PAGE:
No use provoking the die-hard fans if you didn’t have to.
I think of us as a people who inoculate ourselves against a plague of insanity with a powerful anti-idiotic called science fiction. I think sf is a literature which by its very nature requires that you be at least a little sane, that you know at least a little something. You must abdicate the right to be ignorant in order to enjoy science fiction, which most people are unwilling to do; and you must learn, if not actually how to think things through, at least what the trick looks like when it's done. Frequent injections will keep a lot of madness away.
She definitely wasn't what I thought she was.' 'She wasn't a maniacal fan, you mean?' 'She was a maniacal fan, but I don't think the maniacal fans are what I thought they were. Well, not all of them, anyway.' 'They're just a bit normal, really,' I say. 'Or we're all weird.' 'You can say that again.
A shipper thrives on emotional scraps, stolen glances and did-they-or-didn't-they tension.
Her gaze darted back to the computer screen. THIS IS YOUR CALL TO ACTION. If she posted this, it needed to be real. She needed people to believe Spartan could come back. They needed to trust that he'd made it out of the ship. It couldn't just be fangirl to fangirl, writing Starveil AU's that never really happened. This would be the guerrilla warfare of character ships. The fans would have to reweave the details they had into a new explanation of those last seconds of film. They'd take no prisoners, leave no wounded fans behind. But, as in any war, that meant the intel behind the revolution had to stay secret for as long as possible. Fandom had to believe.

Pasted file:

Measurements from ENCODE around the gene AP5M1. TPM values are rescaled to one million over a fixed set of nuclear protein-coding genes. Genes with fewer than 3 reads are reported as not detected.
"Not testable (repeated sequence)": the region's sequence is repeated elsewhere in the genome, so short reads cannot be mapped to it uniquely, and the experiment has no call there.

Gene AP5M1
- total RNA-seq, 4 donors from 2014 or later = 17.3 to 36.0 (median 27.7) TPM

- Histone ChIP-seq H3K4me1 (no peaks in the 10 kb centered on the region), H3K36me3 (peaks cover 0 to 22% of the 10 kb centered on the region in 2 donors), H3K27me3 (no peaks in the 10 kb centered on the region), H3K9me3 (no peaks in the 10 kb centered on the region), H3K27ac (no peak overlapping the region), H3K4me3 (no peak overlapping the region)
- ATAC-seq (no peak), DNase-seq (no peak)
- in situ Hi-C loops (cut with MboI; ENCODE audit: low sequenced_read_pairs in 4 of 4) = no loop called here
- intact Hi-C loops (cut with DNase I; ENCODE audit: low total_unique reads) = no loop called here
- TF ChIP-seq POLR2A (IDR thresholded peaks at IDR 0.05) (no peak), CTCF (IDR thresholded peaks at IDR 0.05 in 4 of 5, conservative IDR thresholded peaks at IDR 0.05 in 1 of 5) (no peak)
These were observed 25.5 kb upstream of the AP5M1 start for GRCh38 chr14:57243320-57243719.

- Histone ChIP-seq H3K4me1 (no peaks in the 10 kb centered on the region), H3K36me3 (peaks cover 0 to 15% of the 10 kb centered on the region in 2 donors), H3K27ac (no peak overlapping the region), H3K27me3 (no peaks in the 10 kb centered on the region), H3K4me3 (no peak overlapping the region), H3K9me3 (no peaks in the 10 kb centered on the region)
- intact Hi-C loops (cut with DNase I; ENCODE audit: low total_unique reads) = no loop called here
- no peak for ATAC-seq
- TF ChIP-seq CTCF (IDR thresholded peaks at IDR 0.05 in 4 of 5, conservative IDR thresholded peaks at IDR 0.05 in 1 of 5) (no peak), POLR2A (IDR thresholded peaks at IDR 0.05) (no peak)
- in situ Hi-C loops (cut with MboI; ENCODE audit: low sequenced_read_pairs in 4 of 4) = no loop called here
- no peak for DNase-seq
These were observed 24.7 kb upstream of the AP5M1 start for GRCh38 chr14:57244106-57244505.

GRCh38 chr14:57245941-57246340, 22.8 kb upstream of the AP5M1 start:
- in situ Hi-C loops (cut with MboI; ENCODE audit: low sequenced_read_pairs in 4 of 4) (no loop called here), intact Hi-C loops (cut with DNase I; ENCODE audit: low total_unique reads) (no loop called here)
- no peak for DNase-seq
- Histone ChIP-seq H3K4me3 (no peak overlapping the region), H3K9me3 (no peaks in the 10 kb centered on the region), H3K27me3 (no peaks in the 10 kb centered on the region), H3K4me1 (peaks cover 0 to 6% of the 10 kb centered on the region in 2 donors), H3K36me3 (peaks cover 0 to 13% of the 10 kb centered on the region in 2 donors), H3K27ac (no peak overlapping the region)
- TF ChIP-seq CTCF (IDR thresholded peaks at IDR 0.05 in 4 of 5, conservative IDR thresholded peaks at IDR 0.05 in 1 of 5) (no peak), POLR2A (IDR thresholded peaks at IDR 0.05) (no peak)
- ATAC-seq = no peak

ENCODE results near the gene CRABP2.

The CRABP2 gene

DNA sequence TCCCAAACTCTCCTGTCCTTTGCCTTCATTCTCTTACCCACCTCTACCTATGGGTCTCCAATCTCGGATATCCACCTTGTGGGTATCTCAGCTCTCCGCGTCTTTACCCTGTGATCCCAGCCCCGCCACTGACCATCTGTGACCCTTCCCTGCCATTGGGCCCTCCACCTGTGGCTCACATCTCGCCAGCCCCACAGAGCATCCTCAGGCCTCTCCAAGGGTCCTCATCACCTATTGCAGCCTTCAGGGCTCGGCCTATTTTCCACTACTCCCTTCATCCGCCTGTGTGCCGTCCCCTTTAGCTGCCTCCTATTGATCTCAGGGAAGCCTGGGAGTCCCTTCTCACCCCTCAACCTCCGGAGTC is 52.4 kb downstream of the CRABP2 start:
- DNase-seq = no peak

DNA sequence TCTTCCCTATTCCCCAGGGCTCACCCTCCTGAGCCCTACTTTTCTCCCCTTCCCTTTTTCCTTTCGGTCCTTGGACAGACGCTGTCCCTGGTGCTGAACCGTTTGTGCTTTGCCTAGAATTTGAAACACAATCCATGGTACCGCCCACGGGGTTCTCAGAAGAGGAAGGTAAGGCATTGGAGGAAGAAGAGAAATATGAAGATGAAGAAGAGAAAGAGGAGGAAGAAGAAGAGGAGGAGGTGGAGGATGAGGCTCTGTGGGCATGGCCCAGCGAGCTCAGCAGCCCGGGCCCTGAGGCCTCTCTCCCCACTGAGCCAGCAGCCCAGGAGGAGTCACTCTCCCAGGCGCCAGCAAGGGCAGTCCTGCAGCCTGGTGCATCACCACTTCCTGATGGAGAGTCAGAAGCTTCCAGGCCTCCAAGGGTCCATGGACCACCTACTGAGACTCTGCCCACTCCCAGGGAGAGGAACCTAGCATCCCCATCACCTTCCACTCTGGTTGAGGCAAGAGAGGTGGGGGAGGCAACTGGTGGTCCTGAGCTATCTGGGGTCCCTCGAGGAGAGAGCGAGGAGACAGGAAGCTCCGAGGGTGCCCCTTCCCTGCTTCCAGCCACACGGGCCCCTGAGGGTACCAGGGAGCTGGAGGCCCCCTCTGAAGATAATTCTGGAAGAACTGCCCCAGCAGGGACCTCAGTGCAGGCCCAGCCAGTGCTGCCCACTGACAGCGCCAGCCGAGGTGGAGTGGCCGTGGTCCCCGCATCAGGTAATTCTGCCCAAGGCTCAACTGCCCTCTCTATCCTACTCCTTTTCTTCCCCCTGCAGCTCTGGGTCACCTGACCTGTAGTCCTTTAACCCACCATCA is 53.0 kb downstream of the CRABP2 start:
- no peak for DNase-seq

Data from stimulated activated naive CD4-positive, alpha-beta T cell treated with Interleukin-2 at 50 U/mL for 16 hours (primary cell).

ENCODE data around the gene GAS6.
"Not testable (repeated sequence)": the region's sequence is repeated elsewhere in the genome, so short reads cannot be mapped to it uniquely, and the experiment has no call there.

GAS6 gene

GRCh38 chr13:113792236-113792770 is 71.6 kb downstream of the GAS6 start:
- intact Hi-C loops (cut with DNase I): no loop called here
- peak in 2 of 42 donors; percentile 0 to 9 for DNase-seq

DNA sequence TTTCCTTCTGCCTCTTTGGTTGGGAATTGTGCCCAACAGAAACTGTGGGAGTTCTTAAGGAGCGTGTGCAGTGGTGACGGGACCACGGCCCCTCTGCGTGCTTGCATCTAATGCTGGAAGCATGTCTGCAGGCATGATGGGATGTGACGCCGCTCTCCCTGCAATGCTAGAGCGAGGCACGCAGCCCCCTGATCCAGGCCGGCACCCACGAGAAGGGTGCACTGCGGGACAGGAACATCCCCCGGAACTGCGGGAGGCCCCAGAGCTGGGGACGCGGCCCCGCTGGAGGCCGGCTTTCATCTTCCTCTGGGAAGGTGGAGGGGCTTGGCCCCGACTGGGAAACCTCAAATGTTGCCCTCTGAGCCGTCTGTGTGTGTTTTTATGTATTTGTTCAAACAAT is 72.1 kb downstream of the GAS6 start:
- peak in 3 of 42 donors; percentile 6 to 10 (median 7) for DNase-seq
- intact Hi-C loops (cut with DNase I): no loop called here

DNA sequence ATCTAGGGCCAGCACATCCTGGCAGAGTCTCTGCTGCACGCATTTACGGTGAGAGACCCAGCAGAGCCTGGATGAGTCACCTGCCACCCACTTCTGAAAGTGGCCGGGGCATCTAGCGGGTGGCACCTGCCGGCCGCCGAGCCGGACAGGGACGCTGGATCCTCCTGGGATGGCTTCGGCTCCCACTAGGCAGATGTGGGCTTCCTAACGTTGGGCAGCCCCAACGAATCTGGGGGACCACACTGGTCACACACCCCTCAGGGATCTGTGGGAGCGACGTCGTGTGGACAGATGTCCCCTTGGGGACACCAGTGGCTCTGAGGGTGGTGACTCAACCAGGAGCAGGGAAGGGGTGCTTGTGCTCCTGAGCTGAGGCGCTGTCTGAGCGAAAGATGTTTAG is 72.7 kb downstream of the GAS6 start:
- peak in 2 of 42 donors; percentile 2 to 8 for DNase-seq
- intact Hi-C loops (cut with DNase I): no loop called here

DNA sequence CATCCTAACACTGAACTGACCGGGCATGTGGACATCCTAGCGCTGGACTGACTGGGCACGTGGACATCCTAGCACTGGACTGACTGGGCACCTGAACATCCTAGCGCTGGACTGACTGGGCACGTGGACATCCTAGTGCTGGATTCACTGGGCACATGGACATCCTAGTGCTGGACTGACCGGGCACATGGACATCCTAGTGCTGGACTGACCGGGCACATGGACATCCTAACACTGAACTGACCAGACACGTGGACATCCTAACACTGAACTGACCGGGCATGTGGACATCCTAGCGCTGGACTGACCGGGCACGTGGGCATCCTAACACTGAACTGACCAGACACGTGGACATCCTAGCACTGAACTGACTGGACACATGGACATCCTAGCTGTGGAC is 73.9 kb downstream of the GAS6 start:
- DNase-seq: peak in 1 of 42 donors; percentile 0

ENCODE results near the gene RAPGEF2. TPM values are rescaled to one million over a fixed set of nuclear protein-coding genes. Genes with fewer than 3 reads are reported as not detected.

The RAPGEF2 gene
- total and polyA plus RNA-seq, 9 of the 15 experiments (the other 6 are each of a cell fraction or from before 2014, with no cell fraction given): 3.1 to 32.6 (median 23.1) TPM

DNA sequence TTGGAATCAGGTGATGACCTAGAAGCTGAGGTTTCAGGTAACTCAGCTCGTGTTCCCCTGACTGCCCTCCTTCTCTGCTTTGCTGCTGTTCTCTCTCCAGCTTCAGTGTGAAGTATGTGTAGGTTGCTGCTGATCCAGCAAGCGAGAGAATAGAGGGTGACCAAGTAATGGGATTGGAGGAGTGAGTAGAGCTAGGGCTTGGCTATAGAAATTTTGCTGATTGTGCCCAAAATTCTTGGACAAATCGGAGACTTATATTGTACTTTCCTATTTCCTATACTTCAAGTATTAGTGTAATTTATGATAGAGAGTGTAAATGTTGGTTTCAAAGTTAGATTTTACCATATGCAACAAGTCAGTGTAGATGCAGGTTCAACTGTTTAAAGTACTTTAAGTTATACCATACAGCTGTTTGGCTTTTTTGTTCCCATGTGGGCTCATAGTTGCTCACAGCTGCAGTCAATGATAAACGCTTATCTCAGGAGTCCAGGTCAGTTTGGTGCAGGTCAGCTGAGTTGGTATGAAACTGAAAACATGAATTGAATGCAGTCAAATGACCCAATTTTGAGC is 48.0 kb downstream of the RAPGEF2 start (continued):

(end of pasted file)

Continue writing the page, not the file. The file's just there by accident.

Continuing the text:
But I don't want to write my own fiction,' Cath said, as emphatically as she could. 'I don't want to write my own characters or my own worlds -- I don't care about them. . . . I'd rather pour myself into a world I love and understand than try to make something up out of nothing.
The 'knowing field'... denotes a place that is both inside each of us, and something notionally shared by everyone else in the fan base.
Everything is normal Everything is fine I worry about nothing Cause nothing's on my mind
Fandom has a nasty tendency to absorb the surface appearances of a thing without ever bothering to internalize its underlying message. Huh. I guess it is just like a religion
We have fangirl shorthand.
The coolest thing about fandom is the friendships made along the way with people who share your passions.
She'd just thrown gasoline on the fire. Now it was up to fandom to keep it burning.
Never give up on your dreams, and never let anyone tell you that what you love is inconsequential or useless or a waste of time. Because if you love it? If that OTP or children's card game or abridged series or YA book or animated series makes you happy? That is never a waste of time. Because in the end we're all just a bunch of weirdos standing in front of other weirdos, asking for their username.
How many people make a career out of writing anyway?' Cath snapped. She felt like everything inside her was snapping. Her nerves. Her temper. Her esophagus. 'I'll write because I love it, the way other people knit or . . . or scrapbook. And I'll find some other way to make money.
And the thing about nerd culture being mainstream culture now means that there's no place to just be a nerd among other nerds - without being reminded that you're the nerd.